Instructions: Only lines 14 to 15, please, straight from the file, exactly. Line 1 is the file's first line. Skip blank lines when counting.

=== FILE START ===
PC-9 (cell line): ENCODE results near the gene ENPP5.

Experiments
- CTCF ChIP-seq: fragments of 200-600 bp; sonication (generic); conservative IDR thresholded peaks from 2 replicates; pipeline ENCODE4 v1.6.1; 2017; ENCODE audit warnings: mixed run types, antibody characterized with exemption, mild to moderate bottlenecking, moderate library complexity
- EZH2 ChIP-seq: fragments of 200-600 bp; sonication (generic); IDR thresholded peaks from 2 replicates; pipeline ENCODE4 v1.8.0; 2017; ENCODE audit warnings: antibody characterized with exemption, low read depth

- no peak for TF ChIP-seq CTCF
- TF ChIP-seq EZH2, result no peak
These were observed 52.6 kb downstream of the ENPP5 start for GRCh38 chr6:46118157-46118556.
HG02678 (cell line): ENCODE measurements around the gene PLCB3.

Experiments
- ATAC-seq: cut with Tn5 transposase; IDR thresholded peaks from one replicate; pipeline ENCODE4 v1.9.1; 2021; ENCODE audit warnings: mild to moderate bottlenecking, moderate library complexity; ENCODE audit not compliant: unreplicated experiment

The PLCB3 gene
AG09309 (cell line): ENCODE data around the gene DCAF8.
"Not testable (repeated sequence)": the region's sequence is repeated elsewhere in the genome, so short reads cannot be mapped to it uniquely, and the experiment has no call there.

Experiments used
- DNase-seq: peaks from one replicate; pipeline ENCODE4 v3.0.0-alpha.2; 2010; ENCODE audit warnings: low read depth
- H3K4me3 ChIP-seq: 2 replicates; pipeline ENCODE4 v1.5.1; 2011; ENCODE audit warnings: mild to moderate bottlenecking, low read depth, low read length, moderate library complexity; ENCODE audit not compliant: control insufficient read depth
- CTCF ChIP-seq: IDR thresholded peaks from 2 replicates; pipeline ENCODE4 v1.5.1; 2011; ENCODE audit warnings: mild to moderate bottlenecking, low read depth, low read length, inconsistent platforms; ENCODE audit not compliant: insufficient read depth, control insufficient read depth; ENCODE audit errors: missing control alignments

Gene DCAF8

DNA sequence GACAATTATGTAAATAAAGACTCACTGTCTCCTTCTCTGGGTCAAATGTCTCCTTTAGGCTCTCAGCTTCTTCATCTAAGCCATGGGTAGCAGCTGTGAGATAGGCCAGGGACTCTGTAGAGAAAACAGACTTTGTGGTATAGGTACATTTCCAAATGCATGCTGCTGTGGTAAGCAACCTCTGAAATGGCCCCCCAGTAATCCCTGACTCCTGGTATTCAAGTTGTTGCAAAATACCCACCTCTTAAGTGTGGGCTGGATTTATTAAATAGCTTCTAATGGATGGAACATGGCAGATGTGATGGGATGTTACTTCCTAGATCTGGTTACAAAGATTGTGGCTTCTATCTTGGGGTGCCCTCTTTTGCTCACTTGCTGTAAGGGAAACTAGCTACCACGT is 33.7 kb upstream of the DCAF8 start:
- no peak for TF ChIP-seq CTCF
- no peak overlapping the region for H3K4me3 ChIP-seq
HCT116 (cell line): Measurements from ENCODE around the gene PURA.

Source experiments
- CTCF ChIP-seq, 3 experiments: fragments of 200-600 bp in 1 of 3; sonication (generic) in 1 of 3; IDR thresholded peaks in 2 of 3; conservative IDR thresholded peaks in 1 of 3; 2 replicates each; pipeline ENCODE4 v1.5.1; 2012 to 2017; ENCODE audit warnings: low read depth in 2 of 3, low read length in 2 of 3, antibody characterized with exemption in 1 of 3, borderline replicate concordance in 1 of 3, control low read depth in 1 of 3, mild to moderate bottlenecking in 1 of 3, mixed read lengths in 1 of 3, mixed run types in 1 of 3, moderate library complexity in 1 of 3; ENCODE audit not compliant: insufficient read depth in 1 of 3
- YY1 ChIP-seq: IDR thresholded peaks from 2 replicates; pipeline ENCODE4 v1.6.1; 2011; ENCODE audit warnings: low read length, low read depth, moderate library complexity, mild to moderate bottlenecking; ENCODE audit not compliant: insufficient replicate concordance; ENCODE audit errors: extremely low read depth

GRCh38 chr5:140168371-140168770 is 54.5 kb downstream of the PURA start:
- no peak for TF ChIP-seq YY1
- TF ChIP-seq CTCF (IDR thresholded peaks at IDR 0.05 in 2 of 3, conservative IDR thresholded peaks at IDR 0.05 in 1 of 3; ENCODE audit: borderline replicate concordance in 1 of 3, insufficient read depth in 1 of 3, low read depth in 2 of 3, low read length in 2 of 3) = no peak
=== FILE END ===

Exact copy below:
Experiments used
- DNase-seq: peaks from one replicate; pipeline ENCODE4 v3.0.0-alpha.2; 2010; ENCODE audit warnings: low read depth